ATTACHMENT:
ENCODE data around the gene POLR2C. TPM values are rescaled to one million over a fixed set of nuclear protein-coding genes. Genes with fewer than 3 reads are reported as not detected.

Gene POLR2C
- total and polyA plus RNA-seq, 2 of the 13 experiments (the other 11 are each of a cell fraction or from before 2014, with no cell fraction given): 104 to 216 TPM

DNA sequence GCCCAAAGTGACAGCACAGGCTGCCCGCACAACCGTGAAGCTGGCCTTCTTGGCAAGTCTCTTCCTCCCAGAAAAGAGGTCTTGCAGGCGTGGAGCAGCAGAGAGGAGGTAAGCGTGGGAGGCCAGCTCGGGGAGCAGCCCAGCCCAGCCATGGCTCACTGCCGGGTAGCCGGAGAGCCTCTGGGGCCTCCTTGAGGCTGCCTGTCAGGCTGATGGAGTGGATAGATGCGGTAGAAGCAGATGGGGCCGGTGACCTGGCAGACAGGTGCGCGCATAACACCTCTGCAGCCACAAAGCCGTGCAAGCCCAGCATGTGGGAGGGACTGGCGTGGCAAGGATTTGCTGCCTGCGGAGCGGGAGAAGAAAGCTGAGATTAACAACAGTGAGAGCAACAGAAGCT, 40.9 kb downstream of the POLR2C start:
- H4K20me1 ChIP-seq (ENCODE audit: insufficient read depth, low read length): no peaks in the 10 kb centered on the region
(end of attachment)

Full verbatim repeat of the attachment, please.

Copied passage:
ENCODE data around the gene POLR2C. TPM values are rescaled to one million over a fixed set of nuclear protein-coding genes. Genes with fewer than 3 reads are reported as not detected.

Gene POLR2C
- total and polyA plus RNA-seq, 2 of the 13 experiments (the other 11 are each of a cell fraction or from before 2014, with no cell fraction given): 104 to 216 TPM

DNA sequence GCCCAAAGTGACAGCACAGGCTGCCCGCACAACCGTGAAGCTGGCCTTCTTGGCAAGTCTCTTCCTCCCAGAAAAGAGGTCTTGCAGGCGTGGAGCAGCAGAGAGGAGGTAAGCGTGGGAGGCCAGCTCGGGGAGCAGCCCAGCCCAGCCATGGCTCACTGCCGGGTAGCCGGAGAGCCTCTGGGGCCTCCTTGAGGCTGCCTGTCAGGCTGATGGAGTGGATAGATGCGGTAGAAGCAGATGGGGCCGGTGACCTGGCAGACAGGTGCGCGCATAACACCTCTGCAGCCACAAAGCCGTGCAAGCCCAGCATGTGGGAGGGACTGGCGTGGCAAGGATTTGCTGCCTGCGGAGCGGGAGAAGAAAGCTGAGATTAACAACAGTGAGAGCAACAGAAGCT, 40.9 kb downstream of the POLR2C start:
- H4K20me1 ChIP-seq (ENCODE audit: insufficient read depth, low read length): no peaks in the 10 kb centered on the region